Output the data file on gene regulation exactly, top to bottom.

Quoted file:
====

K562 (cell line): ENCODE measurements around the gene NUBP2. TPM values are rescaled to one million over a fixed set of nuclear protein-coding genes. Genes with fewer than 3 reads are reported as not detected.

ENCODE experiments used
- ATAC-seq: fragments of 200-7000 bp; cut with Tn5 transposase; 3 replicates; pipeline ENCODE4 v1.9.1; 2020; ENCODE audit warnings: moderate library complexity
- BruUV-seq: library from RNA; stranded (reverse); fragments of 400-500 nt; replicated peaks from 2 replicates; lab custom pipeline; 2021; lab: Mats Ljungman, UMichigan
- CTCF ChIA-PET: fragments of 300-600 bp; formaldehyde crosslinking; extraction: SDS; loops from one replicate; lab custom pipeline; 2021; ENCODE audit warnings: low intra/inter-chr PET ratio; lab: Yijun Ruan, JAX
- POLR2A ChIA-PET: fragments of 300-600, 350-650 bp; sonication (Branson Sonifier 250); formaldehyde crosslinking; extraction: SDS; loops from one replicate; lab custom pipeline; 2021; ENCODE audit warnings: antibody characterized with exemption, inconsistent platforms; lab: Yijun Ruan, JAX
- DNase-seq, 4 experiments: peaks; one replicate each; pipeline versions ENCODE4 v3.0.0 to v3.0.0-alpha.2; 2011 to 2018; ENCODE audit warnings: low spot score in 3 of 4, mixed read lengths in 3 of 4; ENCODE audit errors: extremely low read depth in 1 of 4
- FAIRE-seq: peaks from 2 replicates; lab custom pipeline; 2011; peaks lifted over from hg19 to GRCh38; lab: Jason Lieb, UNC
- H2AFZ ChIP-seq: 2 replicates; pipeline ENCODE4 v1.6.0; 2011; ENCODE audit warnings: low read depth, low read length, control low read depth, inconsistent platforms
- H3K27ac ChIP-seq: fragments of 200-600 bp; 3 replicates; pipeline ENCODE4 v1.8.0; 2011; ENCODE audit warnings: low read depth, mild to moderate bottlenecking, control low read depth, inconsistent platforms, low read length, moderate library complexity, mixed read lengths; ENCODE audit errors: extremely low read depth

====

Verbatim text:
K562 (cell line): ENCODE measurements around the gene NUBP2. TPM values are rescaled to one million over a fixed set of nuclear protein-coding genes. Genes with fewer than 3 reads are reported as not detected.

ENCODE experiments used
- ATAC-seq: fragments of 200-7000 bp; cut with Tn5 transposase; 3 replicates; pipeline ENCODE4 v1.9.1; 2020; ENCODE audit warnings: moderate library complexity
- BruUV-seq: library from RNA; stranded (reverse); fragments of 400-500 nt; replicated peaks from 2 replicates; lab custom pipeline; 2021; lab: Mats Ljungman, UMichigan
- CTCF ChIA-PET: fragments of 300-600 bp; formaldehyde crosslinking; extraction: SDS; loops from one replicate; lab custom pipeline; 2021; ENCODE audit warnings: low intra/inter-chr PET ratio; lab: Yijun Ruan, JAX
- POLR2A ChIA-PET: fragments of 300-600, 350-650 bp; sonication (Branson Sonifier 250); formaldehyde crosslinking; extraction: SDS; loops from one replicate; lab custom pipeline; 2021; ENCODE audit warnings: antibody characterized with exemption, inconsistent platforms; lab: Yijun Ruan, JAX
- DNase-seq, 4 experiments: peaks; one replicate each; pipeline versions ENCODE4 v3.0.0 to v3.0.0-alpha.2; 2011 to 2018; ENCODE audit warnings: low spot score in 3 of 4, mixed read lengths in 3 of 4; ENCODE audit errors: extremely low read depth in 1 of 4
- FAIRE-seq: peaks from 2 replicates; lab custom pipeline; 2011; peaks lifted over from hg19 to GRCh38; lab: Jason Lieb, UNC
- H2AFZ ChIP-seq: 2 replicates; pipeline ENCODE4 v1.6.0; 2011; ENCODE audit warnings: low read depth, low read length, control low read depth, inconsistent platforms
- H3K27ac ChIP-seq: fragments of 200-600 bp; 3 replicates; pipeline ENCODE4 v1.8.0; 2011; ENCODE audit warnings: low read depth, mild to moderate bottlenecking, control low read depth, inconsistent platforms, low read length, moderate library complexity, mixed read lengths; ENCODE audit errors: extremely low read depth